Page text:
WASHINGTON, DC - With just two weeks before the full effect of sequestration goes into effect at the end of the fiscal year, U.S. Senator Bob Casey (D-PA), highlighting county by county effects, released a report showcasing how PA residents will see the consequences of a failure to reach a balanced budget agreement. Casey covered the effects that the budget limits will have on healthcare, education, public safety, senior services, and national service programs.
“Inaction and failure to responsibly restore sequester-level cuts in FY 2016 budget will have real consequences in Pennsylvania,” Senator Casey said. “It’s time to end the budget games and come together on the approach that gets more children off to a strong start in life, makes secure our seniors receives they services they need and rebuilds our infrastructure.”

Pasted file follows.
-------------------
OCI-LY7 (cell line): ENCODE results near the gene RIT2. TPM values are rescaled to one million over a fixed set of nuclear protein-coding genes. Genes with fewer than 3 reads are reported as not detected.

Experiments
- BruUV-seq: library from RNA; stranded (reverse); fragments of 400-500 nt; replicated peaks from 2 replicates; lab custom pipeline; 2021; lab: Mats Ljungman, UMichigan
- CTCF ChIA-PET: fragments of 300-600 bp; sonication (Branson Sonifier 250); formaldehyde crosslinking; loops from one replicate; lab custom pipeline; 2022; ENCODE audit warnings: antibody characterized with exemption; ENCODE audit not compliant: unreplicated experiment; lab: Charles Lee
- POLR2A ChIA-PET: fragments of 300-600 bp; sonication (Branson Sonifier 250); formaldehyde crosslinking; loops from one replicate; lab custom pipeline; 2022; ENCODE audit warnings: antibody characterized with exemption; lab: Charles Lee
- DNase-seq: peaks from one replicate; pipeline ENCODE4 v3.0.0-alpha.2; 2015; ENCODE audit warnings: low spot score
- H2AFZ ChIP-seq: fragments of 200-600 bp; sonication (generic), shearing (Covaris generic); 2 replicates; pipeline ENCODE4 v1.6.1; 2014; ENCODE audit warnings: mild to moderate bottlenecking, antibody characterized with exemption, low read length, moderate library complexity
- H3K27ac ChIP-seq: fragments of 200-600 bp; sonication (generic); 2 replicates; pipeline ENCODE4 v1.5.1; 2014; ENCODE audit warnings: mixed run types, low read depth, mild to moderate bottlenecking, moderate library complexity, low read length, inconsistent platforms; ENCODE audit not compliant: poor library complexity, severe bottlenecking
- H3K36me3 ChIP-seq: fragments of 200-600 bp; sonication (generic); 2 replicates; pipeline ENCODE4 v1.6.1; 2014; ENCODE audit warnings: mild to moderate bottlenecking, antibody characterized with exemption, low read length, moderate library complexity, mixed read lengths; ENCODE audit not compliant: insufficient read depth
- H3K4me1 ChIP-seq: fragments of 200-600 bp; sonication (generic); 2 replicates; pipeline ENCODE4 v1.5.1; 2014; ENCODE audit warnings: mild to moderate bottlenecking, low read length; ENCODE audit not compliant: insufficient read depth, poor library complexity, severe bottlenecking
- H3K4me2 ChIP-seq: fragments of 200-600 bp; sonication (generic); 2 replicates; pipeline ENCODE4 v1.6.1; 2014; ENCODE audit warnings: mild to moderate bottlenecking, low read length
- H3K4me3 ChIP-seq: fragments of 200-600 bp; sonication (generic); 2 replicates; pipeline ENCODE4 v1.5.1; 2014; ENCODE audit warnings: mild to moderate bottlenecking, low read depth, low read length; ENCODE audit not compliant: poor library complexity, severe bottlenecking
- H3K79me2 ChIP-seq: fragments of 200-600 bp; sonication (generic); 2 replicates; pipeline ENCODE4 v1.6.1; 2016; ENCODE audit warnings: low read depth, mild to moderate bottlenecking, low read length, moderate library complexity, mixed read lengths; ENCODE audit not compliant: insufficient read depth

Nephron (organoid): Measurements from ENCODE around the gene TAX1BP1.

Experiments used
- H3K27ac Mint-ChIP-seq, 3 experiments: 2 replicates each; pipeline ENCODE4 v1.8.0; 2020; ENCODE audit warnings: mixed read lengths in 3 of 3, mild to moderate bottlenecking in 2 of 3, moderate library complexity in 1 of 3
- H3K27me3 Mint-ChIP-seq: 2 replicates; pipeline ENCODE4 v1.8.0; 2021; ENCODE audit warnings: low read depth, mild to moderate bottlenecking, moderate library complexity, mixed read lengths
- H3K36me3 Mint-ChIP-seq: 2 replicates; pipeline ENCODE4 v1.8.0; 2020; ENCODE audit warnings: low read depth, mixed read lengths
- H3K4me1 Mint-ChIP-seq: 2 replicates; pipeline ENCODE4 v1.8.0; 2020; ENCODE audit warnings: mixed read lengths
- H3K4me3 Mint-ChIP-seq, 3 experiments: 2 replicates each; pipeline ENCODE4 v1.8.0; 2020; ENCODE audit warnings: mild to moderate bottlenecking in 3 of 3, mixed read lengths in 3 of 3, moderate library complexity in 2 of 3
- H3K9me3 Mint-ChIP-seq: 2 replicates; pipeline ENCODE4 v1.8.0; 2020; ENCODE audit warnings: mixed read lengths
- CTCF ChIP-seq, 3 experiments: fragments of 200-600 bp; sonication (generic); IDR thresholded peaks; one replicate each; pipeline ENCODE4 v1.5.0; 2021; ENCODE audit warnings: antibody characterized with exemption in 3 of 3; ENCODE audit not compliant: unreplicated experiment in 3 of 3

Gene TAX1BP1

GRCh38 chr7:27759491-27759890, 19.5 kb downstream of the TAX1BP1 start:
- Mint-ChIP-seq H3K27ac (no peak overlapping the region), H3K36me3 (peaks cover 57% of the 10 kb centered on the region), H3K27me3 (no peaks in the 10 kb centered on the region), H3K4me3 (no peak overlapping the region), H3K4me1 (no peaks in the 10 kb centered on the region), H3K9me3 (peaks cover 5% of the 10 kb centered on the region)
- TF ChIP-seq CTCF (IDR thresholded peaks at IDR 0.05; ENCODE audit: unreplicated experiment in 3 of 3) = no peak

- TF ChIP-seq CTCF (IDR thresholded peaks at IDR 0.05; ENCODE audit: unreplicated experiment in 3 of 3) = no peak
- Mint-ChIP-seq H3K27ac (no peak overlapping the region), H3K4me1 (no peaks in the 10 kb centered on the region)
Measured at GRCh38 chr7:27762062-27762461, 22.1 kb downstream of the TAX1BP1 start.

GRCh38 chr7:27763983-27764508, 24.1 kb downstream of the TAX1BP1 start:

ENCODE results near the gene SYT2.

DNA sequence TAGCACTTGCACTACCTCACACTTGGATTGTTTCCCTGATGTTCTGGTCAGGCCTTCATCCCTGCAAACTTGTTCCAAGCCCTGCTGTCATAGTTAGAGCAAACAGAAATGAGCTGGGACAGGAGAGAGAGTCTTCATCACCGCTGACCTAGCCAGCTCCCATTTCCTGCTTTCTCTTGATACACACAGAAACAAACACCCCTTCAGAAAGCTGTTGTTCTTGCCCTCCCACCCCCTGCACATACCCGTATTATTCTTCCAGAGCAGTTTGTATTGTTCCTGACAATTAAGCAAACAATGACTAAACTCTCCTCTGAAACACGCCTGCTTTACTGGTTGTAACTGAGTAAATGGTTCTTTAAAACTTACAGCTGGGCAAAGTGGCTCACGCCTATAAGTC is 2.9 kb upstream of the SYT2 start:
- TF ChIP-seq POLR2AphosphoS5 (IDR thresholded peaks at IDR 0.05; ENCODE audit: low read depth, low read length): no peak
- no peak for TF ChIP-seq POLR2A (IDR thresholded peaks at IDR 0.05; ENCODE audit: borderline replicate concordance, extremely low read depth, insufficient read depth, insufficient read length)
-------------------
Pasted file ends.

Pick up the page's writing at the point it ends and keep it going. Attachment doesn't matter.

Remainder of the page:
Before the end of September, Congress needs to take up a stop-gap continuing resolution (CR). A short-term CR would temporarily continue defense and non-defense appropriations at the current 2015 levels. The sequestration relief provided in the 2013 Bipartisan Budget Agreement covered only two years, 2014 and 2015, leaving sequestration’s full effects in place for 2016. The non-defense cap for 2016 is only $1.1 billion, or 0.2 percent, higher than the 2015 enacted level — but $9 billion lower than the 2015 level when accounting for inflation. In fact, the 2016 cap would result in spending on these non-defense programs equaling the lowest level in the last five decades, when measured relative to the size of the economy.
The full report is attached, as well as an audio link for today’s conference call.